Vaccination coverage plummets in the last ten years, and polio threatens Brazil again

Vaccination coverage plummets in the last ten years, and polio threatens Brazil again

In the last ten years, polio vaccine coverage has dropped from 96.5% (2012) to 61.3% (2021), a figure that raises the alarm, especially at a time when the disease is detected in some countries. Data from DataSUS (Department of Informatics of the Unified Health System) show that, until Friday (12), the level of children vaccinated against polio – a serious and incurable disease – did not even reach 50%.

“It is important to put in context that, in the past, polio was an extremely serious disease, it killed people, left children with paralysis and sequelae for the rest of their lives”, recalls the pediatrician, director of the SBIm (Brazilian Society of Immunizations) and the SBP (Brazilian Society of Pediatrics), Renato Kfouri.

The last case of the disease here was in 1989. In 1994, the WHO (World Health Organization) declared the eradication of the disease in Brazil. But it remained endemic – with frequent outbreaks – in Pakistan and Afghanistan, in Asia.

This year, samples of the virus have already been found in the sewers of New York, in the United States, and London, in the United Kingdom. In addition, Israel and Malawi, in Africa, have confirmed cases of the disease.

The infectious disease specialist and vaccine consultant at Delboni Medicina Diagnóstica, from the Dasa group, draws attention to the circulation of the virus. “We live in the world in a globalized way and, when we least expect it, we can have the reintroduction of a virus that did not circulate here in Brazil”, she emphasizes.

Little epidemiological and environmental surveillance

In 2021, the WHO placed Brazil alongside Haiti and Venezuela as a country at high risk of reintroduction of the disease. In addition to the low vaccination coverage, the explanation for our being in the same condition as less developed neighbors is the lack of environmental and epidemiological surveillance.

“Brazil has low environmental surveillance, low surveillance of flaccid paralysis and low vaccination coverage. It is an invitation for us to have polio here, it takes time to recognize it, and it is already widespread”, says Kfouri.

Environmental surveillance, to which the doctor refers, is precisely done from the collection and analysis of sewage samples, in which it is possible to detect the virus and attest to its circulation in a community.

The infectious disease specialist agrees and completes: “The big problem with poliomyelitis, as it circulates in a way that people cannot easily recognize, it can affect someone who has not received the vaccine, and they can have the disease in the paralytic form and be sequelae for the rest of your life”, points out Maria Isabel.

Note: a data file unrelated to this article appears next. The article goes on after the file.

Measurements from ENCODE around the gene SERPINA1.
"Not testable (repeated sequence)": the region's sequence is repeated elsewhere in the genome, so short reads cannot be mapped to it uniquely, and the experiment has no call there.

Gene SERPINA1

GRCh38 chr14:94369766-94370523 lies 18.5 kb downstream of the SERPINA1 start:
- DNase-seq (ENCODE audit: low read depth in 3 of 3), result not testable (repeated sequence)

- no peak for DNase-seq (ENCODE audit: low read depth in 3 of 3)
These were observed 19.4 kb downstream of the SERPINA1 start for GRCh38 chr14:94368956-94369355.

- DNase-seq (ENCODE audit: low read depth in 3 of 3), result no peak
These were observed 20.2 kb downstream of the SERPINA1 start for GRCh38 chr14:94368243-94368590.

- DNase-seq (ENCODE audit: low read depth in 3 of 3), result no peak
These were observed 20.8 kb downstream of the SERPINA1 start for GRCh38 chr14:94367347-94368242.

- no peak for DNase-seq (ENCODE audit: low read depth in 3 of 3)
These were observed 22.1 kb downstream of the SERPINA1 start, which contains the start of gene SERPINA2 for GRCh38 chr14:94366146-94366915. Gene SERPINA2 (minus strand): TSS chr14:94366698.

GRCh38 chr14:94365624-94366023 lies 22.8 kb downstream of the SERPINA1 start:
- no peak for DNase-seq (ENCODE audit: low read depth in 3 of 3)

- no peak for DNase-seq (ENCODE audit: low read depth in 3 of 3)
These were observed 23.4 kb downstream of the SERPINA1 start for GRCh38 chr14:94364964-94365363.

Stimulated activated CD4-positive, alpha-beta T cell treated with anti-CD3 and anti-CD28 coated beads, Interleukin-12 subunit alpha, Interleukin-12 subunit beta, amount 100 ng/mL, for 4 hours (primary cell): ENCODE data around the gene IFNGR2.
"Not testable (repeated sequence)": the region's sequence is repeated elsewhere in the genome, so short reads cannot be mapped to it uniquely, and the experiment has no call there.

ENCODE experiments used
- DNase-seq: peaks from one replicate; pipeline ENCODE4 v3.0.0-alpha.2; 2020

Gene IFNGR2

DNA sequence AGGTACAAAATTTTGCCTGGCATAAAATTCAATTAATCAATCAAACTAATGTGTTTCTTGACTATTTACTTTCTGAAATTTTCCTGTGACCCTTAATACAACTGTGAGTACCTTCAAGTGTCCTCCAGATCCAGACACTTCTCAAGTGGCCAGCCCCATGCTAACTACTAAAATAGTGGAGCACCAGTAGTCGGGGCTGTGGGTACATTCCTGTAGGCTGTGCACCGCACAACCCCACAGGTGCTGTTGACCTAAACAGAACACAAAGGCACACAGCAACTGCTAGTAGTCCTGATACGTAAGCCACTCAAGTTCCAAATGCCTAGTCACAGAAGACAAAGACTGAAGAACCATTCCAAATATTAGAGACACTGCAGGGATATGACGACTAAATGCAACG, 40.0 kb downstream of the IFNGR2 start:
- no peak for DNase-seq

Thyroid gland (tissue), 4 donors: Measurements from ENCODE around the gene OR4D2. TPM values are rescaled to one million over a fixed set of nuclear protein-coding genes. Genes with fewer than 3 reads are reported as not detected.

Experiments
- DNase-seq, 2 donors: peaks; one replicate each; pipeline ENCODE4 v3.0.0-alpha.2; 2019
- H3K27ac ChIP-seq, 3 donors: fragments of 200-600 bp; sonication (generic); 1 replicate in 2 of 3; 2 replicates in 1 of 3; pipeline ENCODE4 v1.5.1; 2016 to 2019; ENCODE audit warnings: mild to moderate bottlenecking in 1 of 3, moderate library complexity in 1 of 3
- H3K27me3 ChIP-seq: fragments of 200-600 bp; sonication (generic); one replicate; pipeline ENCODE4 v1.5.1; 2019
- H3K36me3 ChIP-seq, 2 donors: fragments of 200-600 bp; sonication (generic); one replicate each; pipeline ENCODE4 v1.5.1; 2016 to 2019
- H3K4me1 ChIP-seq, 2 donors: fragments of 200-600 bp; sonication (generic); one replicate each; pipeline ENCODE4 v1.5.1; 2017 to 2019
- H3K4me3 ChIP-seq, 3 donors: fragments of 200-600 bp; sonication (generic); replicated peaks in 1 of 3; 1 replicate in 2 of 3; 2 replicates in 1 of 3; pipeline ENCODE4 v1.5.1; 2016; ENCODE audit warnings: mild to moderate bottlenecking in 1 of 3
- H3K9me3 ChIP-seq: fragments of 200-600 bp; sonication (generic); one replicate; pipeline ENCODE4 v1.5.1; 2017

What is polio?

Poliomyelitis is a disease caused by enteroviruses, it initially infects the nasopharynx, leads to an intestinal infection and, in most cases, recovery is rapid.

Less than 1% of those infected will have the most serious forms, called paralysis. In it, the virus affects the muscles, in general of the lower limbs on one side only, and the person is left with a sequel for the rest of their lives.

“It is worrying the possibility of having people who have not taken the vaccine, in a regimen that is quiet, safe and they may have a disease that will leave them with a serious problem for the rest of their lives”, says the infectologist.

Why did people stop vaccinating children?

There are many reasons for the drop in adherence to vaccines, especially in a country the size of Brazil, and it is possible to see the difference in behavior with data from DataSUS.

For example, in 2021, the North region had the lowest coverage: 53%. Then come the Northeast (54.5%), Southeast (63.8%), Midwest (65.8%) and South (72.2%).

“There are several causes in several different locations, but against the background of all this, as a common cause for all places, there is a low perception of risk. Vaccines are successful because they eliminate diseases, and people no longer feel threatened It is the perception of risk that moves us towards prevention”, explains Kfouri.

Infectologist Maria Isabel adds: “We don’t have many cases of disease, people are not afraid of what they don’t see.”

Communication about the disease and the availability of vaccines in the SUS are essential to make Brazil reach again ideal levels of immunization against polio – above 90% of adherence.

“We need to continue motivating and explaining vaccination even without people living with the disease. This also applies to health professionals. Young professionals who also do not treat, do not care, do not emphatically recommend, as we recommended decades ago, that we charged the calendar on time”, points out Kfouri.

National vaccination campaign

The country is in the midst of a vaccination campaign against the disease that runs until September 9. To be considered immunized, a child needs to receive five doses of the vaccine, three in the first year, one at 1 year and three months and a booster at four years.


In addition to polio, all immunizations that are part of the national calendar of the PNI (National Immunization Plan) are being offered to children and adolescents from zero to 15 years old.

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